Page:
By Robert C. Jones Jr., University of Miami
The tides couldn’t be controlled — only predicted. And for one day, June 6, in the spring of 1944, the tide prediction for the beaches of Normandy just may have been the most important in history.
Made with a machine nicknamed Old Brass Brains, that forecast for the French coast helped Allied forces pull off the largest amphibious invasion ever undertaken, providing them with the time of ideal tidal conditions that would not only make it easier to see and disarm mined obstacles placed in the surf but also prevent their landing craft from getting stuck.
Today, tide predictions are still important. A team of University of Miami scientists is helping to increase their accuracy. They have developed a model that can produce short-term high-tide forecasts for Virginia Key that are 50% more accurate than those produced by the National Oceanic and Atmospheric Administration (NOAA), even out to 10 days.
“I never envisioned this tool achieving such success, but it has. It’s capable of giving people a heads-up when tidal flooding events are going to occur,” said Nate Taminger, a part-time research associate at the Rosenstiel School of Marine, Atmospheric, and Earth Science, who began working on the model four years ago as a University undergraduate majoring in meteorology, marine science and math.
With two years of funding support from the South Florida Water Management District (SFWMD), Taminger is spearheading efforts to improve the model’s effectiveness with the goal of generating regular tide forecasts for Lake Worth in Palm Beach County, Fort Lauderdale’s Port Everglades, Key West, Vaca Key in the Florida Keys, Virginia Key near Miami and Naples on Florida’s southwest coast.
Updated sea level rise data and other meteorological and oceanographic variables make the tide forecast tool effective. Specifically, it incorporates three adjustments to NOAA’s baseline tide predictions.
“For now, NOAA’s tide predictions are based on the average sea level during the 1983-2001 period. So, to bring that up to modern sea level, an appropriate offset is made using a linear trend through the past 20 years of data,” explained Brian McNoldy, a senior research associate and tropical cyclone expert at the Rosenstiel School, who mentored Taminger when he was an undergraduate at the University and is part of the team that created the model.
“Then, the current and forecast atmospheric surface pressure is used to make the second adjustment,” McNoldy continued. “High- and low-pressure systems in the atmosphere affect the sea surface height with a known relationship: higher pressure causes a dip or dent in the ocean surface and lower pressure causes a dome or bulge in the ocean surface. Finally, a multiple linear regression model is utilized on four additional environmental parameters, and that can adjust the water level up or down as well. The model is trained on each tide gauge’s available history, so it learns what environmental factors generate a given response in the water level at that location.”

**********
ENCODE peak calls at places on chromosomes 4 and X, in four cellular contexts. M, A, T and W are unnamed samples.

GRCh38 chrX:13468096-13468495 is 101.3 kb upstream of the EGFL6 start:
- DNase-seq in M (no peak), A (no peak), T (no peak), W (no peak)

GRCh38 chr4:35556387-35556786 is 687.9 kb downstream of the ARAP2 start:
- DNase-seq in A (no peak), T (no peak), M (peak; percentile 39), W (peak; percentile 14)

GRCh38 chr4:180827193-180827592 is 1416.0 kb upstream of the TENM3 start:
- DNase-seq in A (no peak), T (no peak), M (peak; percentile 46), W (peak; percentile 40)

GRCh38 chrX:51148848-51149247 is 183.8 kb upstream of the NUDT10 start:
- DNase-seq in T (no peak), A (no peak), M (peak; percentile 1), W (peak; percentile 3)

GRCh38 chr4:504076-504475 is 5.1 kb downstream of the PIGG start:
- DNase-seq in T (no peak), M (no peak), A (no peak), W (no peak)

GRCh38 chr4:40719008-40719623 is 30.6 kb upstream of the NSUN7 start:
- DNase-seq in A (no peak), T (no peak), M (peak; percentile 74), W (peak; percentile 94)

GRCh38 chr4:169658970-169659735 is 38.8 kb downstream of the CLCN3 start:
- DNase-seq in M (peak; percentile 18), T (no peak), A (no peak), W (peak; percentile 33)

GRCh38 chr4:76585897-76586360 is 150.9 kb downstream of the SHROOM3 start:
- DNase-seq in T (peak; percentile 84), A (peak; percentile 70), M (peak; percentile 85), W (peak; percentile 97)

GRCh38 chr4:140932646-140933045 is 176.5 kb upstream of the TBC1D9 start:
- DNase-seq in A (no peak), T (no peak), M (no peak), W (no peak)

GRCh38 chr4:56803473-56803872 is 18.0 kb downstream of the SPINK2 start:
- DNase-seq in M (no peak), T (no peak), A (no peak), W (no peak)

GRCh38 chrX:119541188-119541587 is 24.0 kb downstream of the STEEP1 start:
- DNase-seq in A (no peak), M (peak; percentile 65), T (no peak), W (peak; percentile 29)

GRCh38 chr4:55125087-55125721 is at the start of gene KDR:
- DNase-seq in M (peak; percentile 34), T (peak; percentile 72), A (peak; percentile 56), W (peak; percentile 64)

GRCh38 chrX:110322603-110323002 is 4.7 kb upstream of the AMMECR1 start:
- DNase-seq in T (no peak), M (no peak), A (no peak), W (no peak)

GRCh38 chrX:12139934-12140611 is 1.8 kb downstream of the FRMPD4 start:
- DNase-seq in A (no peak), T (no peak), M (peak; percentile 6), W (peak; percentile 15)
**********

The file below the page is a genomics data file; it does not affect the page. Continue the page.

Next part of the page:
Taminger detailed the specifics of the model during a climate resiliency conference held at the University of Miami campus in April 2022 and later to officials at the SFWMD, which used the model in advance of a recent flooding event in the region.
“We got the alarm out early and once (the model is refined), we hope to make the output easier for the public at large to see,” said Todd Kimberlain, SFWMD’s lead meteorologist. “It’s essential that we have better tide predictions. With this model, there’s just a very small difference between what the forecasts are and what actually occurs.”
McNoldy posts the model’s daily tide plots for Virginia Key, Key West, Vaca Key and Lake Worth on a public webpage and plans to add tide forecasts for Port Everglades and Naples by December.
Tide forecasts are just as essential today as they were when Allied forces were planning the D-Day invasion, McNoldy noted. “They are important for coastal shipping and boating interests, as some shallow features can be dangerous during low tide but fine during high tide,” he said. “And for low-lying coastal infrastructure, knowing when to expect high tides and how high they might be can help prepare for potential flooding events.”
Sea-level rise, he explained, is making tidal flooding more frequent and more severe. “In the Miami area, sea level is rising at an average rate of about 0.25 inches per year, or about 7.5 inches in the past three decades,” McNoldy said. “There are ups and downs in the mean sea level from one year to the next, but the overall trend is upward. This means that places now flood during some high tides that did not flood before, and places that used to experience some flooding during high tides now experience it much more often and with deeper water.”
The scientists are working on improving their tide forecast model at a time when the annual king tides have returned. Combined with the effects of sea level rise and heavy rains, king tides — which occur each fall when climatological, atmospheric and oceanic conditions align to cause water levels to surge — can make flooding in Miami Beach much worse.
Professor of atmospheric sciences Brian Soden, who also served as one of Taminger’s faculty advisors and is part of the team that developed the model, said the new forecast tool could “help coastal communities better prepare and plan for disruptions caused by king tides.”
This piece was originally published at https://news.miami.edu/stories/2023/10/scientists-model-increases-accuracy-of-tide-forecasts.html
Sign up for The Invading Sea newsletter by visiting here. If you are interested in submitting an opinion piece to The Invading Sea, email Editor Nathan Crabbe at firstname.lastname@example.org. To learn more about king tides, check out the video below.